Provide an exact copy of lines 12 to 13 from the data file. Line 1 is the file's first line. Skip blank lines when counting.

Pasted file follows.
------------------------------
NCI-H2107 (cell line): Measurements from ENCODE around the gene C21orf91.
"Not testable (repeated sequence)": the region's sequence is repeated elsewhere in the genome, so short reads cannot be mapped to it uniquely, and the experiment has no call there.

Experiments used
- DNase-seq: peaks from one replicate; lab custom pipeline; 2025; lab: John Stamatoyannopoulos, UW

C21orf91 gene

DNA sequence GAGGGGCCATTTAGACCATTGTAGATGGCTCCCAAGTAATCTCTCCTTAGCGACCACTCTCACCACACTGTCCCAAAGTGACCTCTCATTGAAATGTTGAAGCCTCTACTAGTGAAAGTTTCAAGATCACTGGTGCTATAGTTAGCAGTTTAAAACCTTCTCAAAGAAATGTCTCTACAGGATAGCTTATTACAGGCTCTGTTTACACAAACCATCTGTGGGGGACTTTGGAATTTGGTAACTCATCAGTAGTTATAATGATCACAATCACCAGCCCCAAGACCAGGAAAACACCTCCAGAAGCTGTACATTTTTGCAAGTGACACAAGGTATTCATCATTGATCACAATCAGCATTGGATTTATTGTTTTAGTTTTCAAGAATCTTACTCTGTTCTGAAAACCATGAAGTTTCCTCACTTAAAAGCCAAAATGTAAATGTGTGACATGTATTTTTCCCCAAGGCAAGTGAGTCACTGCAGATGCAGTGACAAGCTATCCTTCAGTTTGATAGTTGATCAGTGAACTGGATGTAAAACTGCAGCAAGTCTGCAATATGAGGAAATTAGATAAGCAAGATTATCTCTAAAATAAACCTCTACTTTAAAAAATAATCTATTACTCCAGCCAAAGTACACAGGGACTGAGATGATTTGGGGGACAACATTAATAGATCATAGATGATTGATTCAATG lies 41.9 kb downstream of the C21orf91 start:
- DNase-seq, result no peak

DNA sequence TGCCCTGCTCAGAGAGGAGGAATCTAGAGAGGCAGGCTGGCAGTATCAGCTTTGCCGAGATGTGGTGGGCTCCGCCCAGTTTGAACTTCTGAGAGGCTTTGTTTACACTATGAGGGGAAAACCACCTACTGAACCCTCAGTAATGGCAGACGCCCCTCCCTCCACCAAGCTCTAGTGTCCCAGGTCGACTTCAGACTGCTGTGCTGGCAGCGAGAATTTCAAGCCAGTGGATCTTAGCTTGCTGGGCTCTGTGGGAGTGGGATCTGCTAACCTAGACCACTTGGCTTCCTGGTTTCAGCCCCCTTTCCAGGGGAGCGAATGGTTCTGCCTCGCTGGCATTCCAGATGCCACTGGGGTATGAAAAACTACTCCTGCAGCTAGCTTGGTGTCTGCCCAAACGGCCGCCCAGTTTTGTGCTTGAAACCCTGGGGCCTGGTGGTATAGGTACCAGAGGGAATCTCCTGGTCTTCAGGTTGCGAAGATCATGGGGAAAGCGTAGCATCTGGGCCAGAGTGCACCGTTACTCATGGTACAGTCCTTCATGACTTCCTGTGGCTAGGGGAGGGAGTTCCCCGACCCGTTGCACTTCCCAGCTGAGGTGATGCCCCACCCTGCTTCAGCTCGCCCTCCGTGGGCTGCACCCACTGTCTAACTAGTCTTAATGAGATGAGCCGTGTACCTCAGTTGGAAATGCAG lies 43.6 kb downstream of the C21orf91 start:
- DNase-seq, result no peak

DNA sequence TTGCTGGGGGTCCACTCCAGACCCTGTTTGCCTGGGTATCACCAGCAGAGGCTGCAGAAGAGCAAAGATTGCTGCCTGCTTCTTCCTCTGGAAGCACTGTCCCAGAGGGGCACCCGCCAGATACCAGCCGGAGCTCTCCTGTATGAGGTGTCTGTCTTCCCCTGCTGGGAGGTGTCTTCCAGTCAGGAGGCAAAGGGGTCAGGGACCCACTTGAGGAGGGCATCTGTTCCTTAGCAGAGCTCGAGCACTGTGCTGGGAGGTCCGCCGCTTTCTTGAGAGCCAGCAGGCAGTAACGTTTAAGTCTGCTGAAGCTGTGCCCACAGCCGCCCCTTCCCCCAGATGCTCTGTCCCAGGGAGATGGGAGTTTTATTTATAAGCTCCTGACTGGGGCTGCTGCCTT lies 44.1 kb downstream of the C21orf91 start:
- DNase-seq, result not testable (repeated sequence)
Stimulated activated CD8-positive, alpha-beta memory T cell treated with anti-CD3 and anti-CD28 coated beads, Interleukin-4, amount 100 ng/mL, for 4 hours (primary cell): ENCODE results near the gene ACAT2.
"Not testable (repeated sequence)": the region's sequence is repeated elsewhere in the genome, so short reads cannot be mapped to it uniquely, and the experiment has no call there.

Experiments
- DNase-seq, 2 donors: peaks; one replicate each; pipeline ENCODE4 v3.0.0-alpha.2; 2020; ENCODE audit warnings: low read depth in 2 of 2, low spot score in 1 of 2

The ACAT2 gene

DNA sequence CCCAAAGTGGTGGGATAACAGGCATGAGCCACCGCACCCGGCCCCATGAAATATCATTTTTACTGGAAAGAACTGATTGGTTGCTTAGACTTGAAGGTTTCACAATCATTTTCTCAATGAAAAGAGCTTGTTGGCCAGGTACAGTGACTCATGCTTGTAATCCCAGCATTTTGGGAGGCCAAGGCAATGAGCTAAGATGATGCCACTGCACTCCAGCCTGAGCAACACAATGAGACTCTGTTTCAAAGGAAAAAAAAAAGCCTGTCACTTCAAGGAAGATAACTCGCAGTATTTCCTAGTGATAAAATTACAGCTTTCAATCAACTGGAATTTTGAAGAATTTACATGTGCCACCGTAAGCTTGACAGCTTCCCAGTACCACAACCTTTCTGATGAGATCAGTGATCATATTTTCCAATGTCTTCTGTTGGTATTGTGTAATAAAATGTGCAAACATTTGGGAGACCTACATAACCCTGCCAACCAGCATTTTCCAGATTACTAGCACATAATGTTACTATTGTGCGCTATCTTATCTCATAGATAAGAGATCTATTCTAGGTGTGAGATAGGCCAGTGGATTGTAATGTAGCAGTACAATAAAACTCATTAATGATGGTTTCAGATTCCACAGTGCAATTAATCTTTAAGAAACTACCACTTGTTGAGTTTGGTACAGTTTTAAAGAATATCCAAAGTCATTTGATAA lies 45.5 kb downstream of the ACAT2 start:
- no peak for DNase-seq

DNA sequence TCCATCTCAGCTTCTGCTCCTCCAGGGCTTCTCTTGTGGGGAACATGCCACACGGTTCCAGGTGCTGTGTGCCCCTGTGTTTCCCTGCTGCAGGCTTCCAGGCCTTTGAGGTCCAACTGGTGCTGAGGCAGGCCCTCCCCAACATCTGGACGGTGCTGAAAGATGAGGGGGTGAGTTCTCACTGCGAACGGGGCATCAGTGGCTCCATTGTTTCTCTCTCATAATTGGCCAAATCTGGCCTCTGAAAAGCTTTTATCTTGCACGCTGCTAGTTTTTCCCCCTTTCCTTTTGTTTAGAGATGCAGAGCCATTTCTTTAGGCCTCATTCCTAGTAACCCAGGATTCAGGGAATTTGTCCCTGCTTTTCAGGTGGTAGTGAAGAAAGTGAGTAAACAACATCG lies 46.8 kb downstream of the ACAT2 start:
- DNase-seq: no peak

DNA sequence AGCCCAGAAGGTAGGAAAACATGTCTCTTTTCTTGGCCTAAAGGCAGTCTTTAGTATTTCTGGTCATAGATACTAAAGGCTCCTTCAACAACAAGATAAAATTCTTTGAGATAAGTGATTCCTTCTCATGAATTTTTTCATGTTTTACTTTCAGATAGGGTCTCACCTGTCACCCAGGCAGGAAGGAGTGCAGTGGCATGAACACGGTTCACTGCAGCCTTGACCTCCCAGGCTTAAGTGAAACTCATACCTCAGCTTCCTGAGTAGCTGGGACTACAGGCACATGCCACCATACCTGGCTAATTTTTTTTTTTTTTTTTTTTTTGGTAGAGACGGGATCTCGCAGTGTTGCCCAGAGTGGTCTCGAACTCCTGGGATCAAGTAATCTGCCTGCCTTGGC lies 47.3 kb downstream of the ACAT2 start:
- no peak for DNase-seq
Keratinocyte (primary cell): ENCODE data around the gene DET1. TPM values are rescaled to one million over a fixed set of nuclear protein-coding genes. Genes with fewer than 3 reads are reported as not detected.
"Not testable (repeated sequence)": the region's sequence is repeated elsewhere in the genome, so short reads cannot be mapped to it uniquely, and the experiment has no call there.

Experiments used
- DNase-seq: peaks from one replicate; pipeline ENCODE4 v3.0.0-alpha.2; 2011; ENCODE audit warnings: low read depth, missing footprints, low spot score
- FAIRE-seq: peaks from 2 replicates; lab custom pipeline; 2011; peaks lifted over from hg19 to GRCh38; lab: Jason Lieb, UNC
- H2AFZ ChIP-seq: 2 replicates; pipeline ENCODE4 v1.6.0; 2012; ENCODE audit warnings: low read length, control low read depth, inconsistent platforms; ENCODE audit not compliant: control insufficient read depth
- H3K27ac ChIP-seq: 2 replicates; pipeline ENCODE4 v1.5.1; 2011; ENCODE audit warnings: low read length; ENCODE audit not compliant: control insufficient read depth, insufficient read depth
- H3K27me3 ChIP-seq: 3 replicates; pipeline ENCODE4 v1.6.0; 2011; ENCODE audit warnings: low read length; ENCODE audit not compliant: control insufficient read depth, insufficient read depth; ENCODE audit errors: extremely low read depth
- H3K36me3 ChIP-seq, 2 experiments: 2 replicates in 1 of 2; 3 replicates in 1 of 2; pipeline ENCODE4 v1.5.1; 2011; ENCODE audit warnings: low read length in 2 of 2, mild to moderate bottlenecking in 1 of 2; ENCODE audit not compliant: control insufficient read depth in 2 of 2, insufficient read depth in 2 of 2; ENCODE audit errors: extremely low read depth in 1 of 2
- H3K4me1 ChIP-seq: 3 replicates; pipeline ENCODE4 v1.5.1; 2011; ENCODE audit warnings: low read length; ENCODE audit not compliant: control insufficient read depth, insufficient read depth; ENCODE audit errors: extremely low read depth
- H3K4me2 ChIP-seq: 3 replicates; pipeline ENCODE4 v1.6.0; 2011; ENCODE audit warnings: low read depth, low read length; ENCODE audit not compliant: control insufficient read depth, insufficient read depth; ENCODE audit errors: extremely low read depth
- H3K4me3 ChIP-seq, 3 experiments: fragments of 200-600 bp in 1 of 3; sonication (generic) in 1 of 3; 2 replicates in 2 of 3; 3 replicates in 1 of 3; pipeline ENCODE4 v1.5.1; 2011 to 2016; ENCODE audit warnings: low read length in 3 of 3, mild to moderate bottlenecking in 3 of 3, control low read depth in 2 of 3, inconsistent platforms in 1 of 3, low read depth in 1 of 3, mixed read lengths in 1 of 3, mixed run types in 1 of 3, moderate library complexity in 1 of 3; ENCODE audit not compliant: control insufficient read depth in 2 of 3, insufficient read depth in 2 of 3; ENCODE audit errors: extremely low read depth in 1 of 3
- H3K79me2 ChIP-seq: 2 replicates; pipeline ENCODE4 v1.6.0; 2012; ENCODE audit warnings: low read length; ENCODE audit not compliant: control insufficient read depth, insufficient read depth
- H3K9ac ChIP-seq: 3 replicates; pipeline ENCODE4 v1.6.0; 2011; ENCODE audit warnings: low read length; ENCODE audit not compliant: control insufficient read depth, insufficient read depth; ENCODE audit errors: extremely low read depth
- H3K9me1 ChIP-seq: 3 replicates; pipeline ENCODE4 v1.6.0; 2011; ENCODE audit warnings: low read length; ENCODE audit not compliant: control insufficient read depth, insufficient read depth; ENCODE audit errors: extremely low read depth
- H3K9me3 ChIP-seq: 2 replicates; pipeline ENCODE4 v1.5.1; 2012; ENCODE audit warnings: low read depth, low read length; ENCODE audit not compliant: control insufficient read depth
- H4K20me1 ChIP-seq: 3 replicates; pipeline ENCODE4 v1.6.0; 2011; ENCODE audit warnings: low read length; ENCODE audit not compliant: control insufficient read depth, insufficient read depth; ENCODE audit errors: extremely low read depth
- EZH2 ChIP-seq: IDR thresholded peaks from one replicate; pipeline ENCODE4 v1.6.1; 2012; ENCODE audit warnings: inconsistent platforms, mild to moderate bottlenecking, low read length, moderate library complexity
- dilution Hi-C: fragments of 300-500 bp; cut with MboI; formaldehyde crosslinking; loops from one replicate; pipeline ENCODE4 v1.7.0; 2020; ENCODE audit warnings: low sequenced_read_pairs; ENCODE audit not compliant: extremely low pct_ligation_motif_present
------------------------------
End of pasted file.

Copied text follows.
Stimulated activated CD8-positive, alpha-beta memory T cell treated with anti-CD3 and anti-CD28 coated beads, Interleukin-4, amount 100 ng/mL, for 4 hours (primary cell): ENCODE results near the gene ACAT2.
"Not testable (repeated sequence)": the region's sequence is repeated elsewhere in the genome, so short reads cannot be mapped to it uniquely, and the experiment has no call there.